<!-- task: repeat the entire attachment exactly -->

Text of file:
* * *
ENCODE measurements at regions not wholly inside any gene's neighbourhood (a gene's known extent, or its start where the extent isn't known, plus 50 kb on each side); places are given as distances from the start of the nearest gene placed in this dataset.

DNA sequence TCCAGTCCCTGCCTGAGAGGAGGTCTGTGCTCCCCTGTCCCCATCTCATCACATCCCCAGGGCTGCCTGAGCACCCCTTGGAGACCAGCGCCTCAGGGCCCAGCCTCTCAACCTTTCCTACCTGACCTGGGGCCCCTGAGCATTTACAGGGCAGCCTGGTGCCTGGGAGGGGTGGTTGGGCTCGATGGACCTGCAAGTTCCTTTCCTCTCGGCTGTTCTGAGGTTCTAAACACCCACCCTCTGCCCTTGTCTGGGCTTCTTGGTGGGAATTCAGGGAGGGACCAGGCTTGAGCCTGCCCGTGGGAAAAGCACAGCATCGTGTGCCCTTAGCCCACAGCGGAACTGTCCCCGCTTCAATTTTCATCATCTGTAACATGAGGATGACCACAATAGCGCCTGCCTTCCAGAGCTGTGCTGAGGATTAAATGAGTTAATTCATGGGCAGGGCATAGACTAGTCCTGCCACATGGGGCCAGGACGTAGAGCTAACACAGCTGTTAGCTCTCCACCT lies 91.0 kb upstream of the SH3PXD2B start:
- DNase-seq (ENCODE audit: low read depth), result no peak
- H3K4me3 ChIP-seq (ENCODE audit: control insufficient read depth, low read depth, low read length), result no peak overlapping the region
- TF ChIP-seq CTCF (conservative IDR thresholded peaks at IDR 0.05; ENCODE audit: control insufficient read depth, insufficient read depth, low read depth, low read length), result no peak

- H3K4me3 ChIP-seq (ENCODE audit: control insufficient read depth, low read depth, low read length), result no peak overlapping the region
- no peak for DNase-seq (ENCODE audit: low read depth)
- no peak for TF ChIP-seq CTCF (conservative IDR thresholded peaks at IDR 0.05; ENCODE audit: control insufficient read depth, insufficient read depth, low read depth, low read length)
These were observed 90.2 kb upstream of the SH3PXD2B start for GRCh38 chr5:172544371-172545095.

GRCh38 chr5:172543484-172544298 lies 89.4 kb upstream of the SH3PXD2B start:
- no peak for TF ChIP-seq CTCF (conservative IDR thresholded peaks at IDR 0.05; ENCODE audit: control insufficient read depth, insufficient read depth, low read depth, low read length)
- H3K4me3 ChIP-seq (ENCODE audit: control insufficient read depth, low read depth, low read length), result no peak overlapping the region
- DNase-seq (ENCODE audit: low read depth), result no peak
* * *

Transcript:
ENCODE measurements at regions not wholly inside any gene's neighbourhood (a gene's known extent, or its start where the extent isn't known, plus 50 kb on each side); places are given as distances from the start of the nearest gene placed in this dataset.

DNA sequence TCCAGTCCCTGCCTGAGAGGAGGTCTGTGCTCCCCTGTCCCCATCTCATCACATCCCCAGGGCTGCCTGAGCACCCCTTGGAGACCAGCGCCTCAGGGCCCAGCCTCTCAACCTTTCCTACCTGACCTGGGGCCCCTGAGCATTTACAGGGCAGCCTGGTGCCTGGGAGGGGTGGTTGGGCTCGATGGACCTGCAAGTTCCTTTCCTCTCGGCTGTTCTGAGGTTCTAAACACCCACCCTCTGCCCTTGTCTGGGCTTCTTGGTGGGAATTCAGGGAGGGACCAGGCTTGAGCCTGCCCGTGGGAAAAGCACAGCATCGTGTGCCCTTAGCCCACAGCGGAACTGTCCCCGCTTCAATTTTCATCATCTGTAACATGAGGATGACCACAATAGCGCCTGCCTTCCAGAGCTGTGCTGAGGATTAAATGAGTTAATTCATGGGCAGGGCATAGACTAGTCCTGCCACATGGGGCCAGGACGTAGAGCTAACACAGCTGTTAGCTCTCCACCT lies 91.0 kb upstream of the SH3PXD2B start:
- DNase-seq (ENCODE audit: low read depth), result no peak
- H3K4me3 ChIP-seq (ENCODE audit: control insufficient read depth, low read depth, low read length), result no peak overlapping the region
- TF ChIP-seq CTCF (conservative IDR thresholded peaks at IDR 0.05; ENCODE audit: control insufficient read depth, insufficient read depth, low read depth, low read length), result no peak

- H3K4me3 ChIP-seq (ENCODE audit: control insufficient read depth, low read depth, low read length), result no peak overlapping the region
- no peak for DNase-seq (ENCODE audit: low read depth)
- no peak for TF ChIP-seq CTCF (conservative IDR thresholded peaks at IDR 0.05; ENCODE audit: control insufficient read depth, insufficient read depth, low read depth, low read length)
These were observed 90.2 kb upstream of the SH3PXD2B start for GRCh38 chr5:172544371-172545095.

GRCh38 chr5:172543484-172544298 lies 89.4 kb upstream of the SH3PXD2B start:
- no peak for TF ChIP-seq CTCF (conservative IDR thresholded peaks at IDR 0.05; ENCODE audit: control insufficient read depth, insufficient read depth, low read depth, low read length)
- H3K4me3 ChIP-seq (ENCODE audit: control insufficient read depth, low read depth, low read length), result no peak overlapping the region
- DNase-seq (ENCODE audit: low read depth), result no peak